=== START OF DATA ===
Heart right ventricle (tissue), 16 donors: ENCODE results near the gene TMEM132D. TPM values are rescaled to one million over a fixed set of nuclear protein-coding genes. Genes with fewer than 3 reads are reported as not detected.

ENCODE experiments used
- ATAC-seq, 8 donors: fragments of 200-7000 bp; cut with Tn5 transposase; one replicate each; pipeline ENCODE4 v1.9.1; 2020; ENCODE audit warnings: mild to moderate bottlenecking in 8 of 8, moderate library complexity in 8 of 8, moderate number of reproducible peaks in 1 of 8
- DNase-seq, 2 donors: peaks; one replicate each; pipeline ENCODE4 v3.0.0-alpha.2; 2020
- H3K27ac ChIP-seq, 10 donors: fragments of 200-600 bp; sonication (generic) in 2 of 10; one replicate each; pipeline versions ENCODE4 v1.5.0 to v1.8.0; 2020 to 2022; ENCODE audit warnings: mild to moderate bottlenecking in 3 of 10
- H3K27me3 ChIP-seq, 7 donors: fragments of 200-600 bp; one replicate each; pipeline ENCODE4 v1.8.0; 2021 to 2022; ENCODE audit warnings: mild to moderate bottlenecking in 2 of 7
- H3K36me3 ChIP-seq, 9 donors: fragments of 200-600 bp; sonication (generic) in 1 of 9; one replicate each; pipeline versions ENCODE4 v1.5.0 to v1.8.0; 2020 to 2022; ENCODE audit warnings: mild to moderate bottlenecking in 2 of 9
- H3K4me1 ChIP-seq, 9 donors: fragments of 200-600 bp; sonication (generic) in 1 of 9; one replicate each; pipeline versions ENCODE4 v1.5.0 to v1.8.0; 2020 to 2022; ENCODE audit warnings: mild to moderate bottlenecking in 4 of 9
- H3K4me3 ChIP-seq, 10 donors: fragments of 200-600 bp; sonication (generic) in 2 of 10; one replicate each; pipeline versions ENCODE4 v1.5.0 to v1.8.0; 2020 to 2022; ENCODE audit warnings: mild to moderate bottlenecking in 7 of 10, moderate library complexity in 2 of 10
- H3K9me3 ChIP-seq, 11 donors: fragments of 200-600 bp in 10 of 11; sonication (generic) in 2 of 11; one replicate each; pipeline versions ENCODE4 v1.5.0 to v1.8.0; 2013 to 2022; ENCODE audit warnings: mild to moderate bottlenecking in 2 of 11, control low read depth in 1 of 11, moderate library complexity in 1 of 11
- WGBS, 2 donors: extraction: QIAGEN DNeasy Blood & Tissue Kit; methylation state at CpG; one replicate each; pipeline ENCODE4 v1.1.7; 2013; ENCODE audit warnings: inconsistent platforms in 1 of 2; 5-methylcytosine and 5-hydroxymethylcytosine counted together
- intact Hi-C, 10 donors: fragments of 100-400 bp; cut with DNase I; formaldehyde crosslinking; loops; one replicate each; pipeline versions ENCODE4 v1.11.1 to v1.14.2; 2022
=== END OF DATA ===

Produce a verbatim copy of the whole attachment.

Heart right ventricle (tissue), 16 donors: ENCODE results near the gene TMEM132D. TPM values are rescaled to one million over a fixed set of nuclear protein-coding genes. Genes with fewer than 3 reads are reported as not detected.

ENCODE experiments used
- ATAC-seq, 8 donors: fragments of 200-7000 bp; cut with Tn5 transposase; one replicate each; pipeline ENCODE4 v1.9.1; 2020; ENCODE audit warnings: mild to moderate bottlenecking in 8 of 8, moderate library complexity in 8 of 8, moderate number of reproducible peaks in 1 of 8
- DNase-seq, 2 donors: peaks; one replicate each; pipeline ENCODE4 v3.0.0-alpha.2; 2020
- H3K27ac ChIP-seq, 10 donors: fragments of 200-600 bp; sonication (generic) in 2 of 10; one replicate each; pipeline versions ENCODE4 v1.5.0 to v1.8.0; 2020 to 2022; ENCODE audit warnings: mild to moderate bottlenecking in 3 of 10
- H3K27me3 ChIP-seq, 7 donors: fragments of 200-600 bp; one replicate each; pipeline ENCODE4 v1.8.0; 2021 to 2022; ENCODE audit warnings: mild to moderate bottlenecking in 2 of 7
- H3K36me3 ChIP-seq, 9 donors: fragments of 200-600 bp; sonication (generic) in 1 of 9; one replicate each; pipeline versions ENCODE4 v1.5.0 to v1.8.0; 2020 to 2022; ENCODE audit warnings: mild to moderate bottlenecking in 2 of 9
- H3K4me1 ChIP-seq, 9 donors: fragments of 200-600 bp; sonication (generic) in 1 of 9; one replicate each; pipeline versions ENCODE4 v1.5.0 to v1.8.0; 2020 to 2022; ENCODE audit warnings: mild to moderate bottlenecking in 4 of 9
- H3K4me3 ChIP-seq, 10 donors: fragments of 200-600 bp; sonication (generic) in 2 of 10; one replicate each; pipeline versions ENCODE4 v1.5.0 to v1.8.0; 2020 to 2022; ENCODE audit warnings: mild to moderate bottlenecking in 7 of 10, moderate library complexity in 2 of 10
- H3K9me3 ChIP-seq, 11 donors: fragments of 200-600 bp in 10 of 11; sonication (generic) in 2 of 11; one replicate each; pipeline versions ENCODE4 v1.5.0 to v1.8.0; 2013 to 2022; ENCODE audit warnings: mild to moderate bottlenecking in 2 of 11, control low read depth in 1 of 11, moderate library complexity in 1 of 11
- WGBS, 2 donors: extraction: QIAGEN DNeasy Blood & Tissue Kit; methylation state at CpG; one replicate each; pipeline ENCODE4 v1.1.7; 2013; ENCODE audit warnings: inconsistent platforms in 1 of 2; 5-methylcytosine and 5-hydroxymethylcytosine counted together
- intact Hi-C, 10 donors: fragments of 100-400 bp; cut with DNase I; formaldehyde crosslinking; loops; one replicate each; pipeline versions ENCODE4 v1.11.1 to v1.14.2; 2022